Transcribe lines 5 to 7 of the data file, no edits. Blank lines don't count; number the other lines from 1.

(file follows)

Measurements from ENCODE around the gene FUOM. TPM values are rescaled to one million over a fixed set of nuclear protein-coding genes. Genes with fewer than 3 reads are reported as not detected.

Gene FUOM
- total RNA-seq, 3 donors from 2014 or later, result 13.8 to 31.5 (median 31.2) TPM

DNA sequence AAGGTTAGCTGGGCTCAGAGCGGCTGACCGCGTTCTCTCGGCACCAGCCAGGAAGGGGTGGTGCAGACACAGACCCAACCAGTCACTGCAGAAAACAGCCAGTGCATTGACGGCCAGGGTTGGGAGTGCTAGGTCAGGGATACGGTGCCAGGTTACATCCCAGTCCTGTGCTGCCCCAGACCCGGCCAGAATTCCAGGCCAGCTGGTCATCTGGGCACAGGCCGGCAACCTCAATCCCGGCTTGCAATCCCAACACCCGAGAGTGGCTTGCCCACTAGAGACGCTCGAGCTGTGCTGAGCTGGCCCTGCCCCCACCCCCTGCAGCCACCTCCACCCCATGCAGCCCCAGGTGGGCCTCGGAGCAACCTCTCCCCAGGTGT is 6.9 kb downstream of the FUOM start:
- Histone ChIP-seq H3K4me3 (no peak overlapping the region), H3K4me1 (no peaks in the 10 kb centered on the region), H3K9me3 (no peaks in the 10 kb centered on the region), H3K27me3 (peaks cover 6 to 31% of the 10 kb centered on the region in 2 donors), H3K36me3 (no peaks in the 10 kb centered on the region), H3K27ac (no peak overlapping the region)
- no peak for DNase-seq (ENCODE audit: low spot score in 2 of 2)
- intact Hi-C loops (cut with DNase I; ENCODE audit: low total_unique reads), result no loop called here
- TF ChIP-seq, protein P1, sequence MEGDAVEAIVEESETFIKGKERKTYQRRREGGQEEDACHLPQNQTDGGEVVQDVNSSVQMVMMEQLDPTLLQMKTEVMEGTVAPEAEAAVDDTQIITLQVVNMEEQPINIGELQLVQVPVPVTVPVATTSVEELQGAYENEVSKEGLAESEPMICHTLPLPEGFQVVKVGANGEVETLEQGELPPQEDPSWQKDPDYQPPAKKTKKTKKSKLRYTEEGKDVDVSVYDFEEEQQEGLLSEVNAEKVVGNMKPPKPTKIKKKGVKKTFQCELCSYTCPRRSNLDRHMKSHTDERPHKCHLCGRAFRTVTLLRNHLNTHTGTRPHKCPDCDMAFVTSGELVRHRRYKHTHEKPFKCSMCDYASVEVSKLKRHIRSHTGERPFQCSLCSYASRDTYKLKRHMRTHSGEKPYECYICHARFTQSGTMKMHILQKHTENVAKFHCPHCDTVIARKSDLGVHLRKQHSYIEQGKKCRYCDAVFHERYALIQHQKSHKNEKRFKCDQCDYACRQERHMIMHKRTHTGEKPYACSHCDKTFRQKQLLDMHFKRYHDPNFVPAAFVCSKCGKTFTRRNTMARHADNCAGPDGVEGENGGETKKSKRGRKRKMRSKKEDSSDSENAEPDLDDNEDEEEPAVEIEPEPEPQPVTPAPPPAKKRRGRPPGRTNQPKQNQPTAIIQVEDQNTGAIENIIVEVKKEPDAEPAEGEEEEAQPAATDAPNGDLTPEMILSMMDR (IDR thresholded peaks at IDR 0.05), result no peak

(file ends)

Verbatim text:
- Histone ChIP-seq H3K4me3 (no peak overlapping the region), H3K4me1 (no peaks in the 10 kb centered on the region), H3K9me3 (no peaks in the 10 kb centered on the region), H3K27me3 (peaks cover 6 to 31% of the 10 kb centered on the region in 2 donors), H3K36me3 (no peaks in the 10 kb centered on the region), H3K27ac (no peak overlapping the region)
- no peak for DNase-seq (ENCODE audit: low spot score in 2 of 2)
- intact Hi-C loops (cut with DNase I; ENCODE audit: low total_unique reads), result no loop called here